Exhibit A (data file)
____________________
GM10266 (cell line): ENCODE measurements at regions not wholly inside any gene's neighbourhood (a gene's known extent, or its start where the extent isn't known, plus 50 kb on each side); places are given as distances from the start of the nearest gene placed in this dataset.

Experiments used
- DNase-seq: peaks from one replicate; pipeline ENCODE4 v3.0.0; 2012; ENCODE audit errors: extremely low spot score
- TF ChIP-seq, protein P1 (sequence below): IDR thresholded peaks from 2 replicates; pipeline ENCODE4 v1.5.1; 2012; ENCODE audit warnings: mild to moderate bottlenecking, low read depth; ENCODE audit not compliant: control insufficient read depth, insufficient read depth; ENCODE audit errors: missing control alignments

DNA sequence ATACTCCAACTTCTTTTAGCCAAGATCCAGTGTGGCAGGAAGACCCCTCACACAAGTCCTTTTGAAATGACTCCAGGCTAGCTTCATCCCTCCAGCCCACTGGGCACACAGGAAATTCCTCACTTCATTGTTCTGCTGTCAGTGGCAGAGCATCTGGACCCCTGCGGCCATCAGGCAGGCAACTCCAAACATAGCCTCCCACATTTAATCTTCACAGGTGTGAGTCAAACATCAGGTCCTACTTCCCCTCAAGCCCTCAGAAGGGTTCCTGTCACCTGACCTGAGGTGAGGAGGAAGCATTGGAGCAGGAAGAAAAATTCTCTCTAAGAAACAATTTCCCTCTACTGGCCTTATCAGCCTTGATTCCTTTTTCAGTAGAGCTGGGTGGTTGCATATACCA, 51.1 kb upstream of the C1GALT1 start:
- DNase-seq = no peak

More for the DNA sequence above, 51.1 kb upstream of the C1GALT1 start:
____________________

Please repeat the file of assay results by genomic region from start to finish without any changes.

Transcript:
GM10266 (cell line): ENCODE measurements at regions not wholly inside any gene's neighbourhood (a gene's known extent, or its start where the extent isn't known, plus 50 kb on each side); places are given as distances from the start of the nearest gene placed in this dataset.

Experiments used
- DNase-seq: peaks from one replicate; pipeline ENCODE4 v3.0.0; 2012; ENCODE audit errors: extremely low spot score
- TF ChIP-seq, protein P1 (sequence below): IDR thresholded peaks from 2 replicates; pipeline ENCODE4 v1.5.1; 2012; ENCODE audit warnings: mild to moderate bottlenecking, low read depth; ENCODE audit not compliant: control insufficient read depth, insufficient read depth; ENCODE audit errors: missing control alignments

DNA sequence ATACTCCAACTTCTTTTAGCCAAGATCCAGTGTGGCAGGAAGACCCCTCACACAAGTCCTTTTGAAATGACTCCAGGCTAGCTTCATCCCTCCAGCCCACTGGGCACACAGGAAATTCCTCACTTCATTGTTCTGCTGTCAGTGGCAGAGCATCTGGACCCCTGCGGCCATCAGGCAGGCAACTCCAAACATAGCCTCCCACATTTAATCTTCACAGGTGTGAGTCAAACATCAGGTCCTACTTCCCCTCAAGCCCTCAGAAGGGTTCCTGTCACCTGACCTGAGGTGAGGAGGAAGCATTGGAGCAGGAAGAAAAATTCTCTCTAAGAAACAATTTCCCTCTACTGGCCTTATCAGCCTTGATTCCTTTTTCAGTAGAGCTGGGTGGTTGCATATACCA, 51.1 kb upstream of the C1GALT1 start:
- DNase-seq = no peak

More for the DNA sequence above, 51.1 kb upstream of the C1GALT1 start: